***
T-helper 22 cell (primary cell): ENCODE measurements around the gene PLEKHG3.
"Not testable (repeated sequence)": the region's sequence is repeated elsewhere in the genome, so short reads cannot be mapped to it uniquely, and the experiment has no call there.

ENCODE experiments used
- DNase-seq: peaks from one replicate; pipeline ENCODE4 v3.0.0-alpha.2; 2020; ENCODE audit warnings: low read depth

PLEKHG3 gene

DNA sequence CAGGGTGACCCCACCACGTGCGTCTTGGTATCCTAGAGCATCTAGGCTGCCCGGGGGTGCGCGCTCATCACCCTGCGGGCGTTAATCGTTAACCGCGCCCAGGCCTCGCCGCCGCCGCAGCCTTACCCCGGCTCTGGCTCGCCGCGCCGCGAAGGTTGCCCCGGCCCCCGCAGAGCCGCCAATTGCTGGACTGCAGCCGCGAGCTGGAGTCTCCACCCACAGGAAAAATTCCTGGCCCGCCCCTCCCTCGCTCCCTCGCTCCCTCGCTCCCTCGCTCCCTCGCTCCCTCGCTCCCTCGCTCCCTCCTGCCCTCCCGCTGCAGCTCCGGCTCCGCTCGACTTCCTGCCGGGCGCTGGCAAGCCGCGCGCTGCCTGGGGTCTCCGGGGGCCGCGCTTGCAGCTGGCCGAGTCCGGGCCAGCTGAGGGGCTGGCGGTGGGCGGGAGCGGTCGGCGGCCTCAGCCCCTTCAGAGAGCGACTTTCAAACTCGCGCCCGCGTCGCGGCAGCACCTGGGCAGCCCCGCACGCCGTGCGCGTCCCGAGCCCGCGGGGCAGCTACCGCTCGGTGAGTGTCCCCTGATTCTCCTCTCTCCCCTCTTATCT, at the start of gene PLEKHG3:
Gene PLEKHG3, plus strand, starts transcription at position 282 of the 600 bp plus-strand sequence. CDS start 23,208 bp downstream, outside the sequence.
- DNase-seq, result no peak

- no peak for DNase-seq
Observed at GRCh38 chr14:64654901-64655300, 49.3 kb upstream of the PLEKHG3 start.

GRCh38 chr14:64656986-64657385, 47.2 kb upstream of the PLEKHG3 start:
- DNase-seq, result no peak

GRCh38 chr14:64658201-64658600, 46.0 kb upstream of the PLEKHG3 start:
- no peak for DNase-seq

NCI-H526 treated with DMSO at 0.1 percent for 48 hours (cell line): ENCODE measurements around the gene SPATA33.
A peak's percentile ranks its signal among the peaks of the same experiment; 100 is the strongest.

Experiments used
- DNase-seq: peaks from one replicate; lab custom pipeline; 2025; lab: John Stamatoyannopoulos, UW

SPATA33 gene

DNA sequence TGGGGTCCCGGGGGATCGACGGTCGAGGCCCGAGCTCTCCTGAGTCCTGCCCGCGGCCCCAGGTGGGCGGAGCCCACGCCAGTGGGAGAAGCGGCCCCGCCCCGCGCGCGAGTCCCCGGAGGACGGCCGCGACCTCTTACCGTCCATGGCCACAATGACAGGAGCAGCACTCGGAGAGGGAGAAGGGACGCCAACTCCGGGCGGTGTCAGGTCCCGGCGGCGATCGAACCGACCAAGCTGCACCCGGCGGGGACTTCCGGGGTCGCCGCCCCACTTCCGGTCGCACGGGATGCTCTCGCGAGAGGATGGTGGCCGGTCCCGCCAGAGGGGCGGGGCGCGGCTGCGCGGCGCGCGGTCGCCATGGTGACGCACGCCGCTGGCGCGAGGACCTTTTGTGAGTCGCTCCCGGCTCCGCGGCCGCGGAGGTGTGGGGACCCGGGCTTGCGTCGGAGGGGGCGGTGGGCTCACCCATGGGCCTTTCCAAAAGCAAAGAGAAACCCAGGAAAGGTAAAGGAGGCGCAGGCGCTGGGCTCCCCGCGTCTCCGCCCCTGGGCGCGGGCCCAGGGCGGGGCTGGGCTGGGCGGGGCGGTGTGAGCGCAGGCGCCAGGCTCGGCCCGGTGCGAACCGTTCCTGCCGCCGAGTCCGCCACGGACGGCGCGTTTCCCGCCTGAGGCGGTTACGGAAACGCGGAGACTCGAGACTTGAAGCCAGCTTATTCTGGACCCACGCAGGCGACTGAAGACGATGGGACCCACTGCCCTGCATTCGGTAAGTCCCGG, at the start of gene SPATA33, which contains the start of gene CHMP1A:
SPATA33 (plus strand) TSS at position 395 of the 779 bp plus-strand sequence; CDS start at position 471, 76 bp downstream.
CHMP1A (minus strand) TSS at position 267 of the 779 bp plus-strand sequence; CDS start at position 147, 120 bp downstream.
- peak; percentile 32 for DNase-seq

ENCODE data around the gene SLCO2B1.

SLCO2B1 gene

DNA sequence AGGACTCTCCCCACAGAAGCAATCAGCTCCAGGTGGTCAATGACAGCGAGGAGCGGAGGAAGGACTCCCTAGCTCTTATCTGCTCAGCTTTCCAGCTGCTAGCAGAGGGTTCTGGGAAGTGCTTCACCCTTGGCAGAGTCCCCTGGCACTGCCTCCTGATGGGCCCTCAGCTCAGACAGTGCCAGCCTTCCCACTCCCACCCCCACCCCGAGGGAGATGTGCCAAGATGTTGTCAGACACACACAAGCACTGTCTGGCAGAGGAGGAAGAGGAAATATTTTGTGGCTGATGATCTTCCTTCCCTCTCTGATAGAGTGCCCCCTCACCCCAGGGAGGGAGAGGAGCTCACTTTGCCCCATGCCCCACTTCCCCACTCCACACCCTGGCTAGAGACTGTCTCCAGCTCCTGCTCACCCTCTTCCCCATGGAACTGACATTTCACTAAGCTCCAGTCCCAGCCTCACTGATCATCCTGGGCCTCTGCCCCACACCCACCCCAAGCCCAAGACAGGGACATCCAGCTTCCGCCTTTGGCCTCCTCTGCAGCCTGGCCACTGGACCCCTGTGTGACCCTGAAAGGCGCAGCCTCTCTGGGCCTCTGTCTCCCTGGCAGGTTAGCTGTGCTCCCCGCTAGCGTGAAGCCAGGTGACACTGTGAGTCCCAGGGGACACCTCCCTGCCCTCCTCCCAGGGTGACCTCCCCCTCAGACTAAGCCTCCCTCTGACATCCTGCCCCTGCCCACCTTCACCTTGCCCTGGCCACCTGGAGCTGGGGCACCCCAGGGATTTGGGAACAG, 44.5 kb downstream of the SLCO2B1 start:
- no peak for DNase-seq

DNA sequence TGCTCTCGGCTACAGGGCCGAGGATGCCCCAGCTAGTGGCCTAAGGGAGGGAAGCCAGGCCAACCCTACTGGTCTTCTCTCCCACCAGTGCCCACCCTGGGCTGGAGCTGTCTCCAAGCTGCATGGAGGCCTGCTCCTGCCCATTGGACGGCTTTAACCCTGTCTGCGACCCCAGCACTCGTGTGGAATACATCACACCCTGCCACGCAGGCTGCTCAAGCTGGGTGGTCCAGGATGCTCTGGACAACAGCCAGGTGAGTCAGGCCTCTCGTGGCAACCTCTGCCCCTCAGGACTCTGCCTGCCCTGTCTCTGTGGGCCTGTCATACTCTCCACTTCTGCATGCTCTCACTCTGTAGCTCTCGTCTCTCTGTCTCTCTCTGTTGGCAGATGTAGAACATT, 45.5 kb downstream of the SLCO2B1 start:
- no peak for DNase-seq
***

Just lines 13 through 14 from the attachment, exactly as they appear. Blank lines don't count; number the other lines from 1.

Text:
GRCh38 chr14:64658201-64658600, 46.0 kb upstream of the PLEKHG3 start:
- no peak for DNase-seq